The operator of the damaged Nord Stream 1 gas pipeline has said that it has been unable to conduct its own inspection of its pipeline more than a week after suspected sabotage triggered massive leaks.
Nord Stream AG, based in Switzerland, said it could not inspect the underwater Nord Stream 1 Baltic Sea site due to a lack of permits, and Danish authorities say the process can take over 20 working days.
According to the statement, Nord Stream AG has contracted a company from Norway to investigate the leaks. The company’s vessel also needs a permit from the Norwegian Foreign Ministry to be deployed.
The company said that according to the Swedish authorities, a ban on shipping, anchoring, diving, using underwater vehicles, and geophysical mapping has been introduced to allow the authorities to conduct a state investigation around the damage sites.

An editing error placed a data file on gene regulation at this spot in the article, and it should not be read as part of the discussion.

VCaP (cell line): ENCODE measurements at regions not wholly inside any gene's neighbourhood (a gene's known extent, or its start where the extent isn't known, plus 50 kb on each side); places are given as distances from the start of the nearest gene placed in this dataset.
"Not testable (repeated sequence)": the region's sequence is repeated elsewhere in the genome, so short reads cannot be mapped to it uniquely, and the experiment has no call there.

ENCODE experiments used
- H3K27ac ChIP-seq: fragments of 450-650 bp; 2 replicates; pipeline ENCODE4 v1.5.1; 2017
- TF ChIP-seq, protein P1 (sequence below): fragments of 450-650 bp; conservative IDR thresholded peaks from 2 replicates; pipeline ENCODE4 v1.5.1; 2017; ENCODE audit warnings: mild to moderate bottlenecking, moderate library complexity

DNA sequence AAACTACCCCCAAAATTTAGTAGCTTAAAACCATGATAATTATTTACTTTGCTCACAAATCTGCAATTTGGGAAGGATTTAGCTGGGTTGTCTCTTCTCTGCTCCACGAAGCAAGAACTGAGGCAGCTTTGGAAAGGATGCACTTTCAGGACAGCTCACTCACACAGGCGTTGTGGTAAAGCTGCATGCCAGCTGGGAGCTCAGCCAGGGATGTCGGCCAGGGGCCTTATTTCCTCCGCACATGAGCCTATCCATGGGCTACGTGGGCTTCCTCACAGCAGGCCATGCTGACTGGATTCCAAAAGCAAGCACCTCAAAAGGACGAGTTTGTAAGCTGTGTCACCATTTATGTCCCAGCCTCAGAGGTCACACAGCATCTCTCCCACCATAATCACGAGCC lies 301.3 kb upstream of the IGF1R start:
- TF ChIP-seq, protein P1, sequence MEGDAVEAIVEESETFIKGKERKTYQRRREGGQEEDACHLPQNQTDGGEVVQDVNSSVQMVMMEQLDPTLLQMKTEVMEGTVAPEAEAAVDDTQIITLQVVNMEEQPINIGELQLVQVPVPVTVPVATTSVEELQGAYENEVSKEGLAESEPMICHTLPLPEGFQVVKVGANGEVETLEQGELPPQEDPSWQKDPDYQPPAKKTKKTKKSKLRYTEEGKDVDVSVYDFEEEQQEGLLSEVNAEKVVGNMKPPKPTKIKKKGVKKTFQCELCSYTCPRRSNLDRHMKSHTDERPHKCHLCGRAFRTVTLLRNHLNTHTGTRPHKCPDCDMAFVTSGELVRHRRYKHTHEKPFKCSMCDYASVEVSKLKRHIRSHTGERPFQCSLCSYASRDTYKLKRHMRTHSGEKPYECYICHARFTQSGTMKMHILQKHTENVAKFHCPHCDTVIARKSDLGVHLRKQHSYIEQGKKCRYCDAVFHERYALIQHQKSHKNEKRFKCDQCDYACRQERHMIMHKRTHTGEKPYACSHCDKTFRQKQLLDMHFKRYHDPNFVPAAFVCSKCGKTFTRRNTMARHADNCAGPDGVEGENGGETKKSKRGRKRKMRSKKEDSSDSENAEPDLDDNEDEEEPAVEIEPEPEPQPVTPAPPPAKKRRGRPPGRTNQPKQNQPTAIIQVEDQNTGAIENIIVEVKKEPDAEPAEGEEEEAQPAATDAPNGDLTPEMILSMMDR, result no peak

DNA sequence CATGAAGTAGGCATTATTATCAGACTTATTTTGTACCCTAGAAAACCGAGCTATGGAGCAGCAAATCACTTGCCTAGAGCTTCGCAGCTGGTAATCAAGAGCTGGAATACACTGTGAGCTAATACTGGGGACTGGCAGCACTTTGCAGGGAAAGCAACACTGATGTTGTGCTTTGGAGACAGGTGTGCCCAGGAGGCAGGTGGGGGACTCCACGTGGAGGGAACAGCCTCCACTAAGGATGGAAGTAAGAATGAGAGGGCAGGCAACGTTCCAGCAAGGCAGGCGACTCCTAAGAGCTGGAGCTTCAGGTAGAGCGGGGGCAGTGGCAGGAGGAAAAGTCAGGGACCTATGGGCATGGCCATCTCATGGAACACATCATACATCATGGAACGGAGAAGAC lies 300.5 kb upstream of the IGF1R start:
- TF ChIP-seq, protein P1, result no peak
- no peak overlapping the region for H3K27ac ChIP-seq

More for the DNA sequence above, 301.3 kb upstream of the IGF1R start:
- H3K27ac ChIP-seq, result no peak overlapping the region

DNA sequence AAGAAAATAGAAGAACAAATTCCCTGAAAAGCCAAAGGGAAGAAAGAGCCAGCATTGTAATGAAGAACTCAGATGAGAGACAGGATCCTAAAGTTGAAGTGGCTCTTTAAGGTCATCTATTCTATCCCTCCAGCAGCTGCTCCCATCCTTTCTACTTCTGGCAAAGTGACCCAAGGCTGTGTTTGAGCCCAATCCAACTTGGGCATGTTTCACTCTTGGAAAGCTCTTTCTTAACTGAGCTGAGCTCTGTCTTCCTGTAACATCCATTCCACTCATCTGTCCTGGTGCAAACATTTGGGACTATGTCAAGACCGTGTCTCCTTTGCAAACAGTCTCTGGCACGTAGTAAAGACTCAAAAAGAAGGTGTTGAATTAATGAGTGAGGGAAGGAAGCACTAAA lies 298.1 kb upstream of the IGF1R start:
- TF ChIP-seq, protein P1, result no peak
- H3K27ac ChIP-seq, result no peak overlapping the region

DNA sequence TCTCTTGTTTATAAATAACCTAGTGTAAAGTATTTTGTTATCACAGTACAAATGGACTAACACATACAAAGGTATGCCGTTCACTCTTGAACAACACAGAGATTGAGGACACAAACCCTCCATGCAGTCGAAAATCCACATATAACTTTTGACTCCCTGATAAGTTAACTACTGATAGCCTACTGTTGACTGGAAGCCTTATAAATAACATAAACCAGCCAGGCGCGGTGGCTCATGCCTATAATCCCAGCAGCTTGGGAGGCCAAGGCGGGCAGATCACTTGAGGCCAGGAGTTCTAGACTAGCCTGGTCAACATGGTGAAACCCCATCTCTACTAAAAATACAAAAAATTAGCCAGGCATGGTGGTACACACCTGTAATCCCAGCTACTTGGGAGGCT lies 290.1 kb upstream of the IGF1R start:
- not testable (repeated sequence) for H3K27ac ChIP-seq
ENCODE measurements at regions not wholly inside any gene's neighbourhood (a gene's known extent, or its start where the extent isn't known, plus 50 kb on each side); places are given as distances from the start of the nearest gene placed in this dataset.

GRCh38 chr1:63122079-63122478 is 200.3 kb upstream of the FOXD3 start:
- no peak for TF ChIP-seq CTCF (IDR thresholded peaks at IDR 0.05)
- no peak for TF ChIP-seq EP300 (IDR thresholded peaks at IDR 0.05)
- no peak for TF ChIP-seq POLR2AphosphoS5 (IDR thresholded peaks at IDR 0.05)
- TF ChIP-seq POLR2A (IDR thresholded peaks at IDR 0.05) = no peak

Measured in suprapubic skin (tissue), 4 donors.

Nord Stream AG will do its examination once a police investigation of the “crime scene” is completed and the cordon is lifted, the company said.
Europe is investigating what caused the pipelines designed to deliver Russian natural gas to Germany to burst last week in an act of suspected sabotage.
Neither pipeline was in use at the time of the suspected blasts, but they were filled with gas that began spewing out and bubbling to the surface of the Baltic Sea. Pressure in the pipelines has since stabilized, their operators say.
The operators of Nord Stream 2, also based in Switzerland, said Copenhagen police were handling the investigation of the crime scene at the Nord Stream 2 leak in the Danish exclusive economic zone.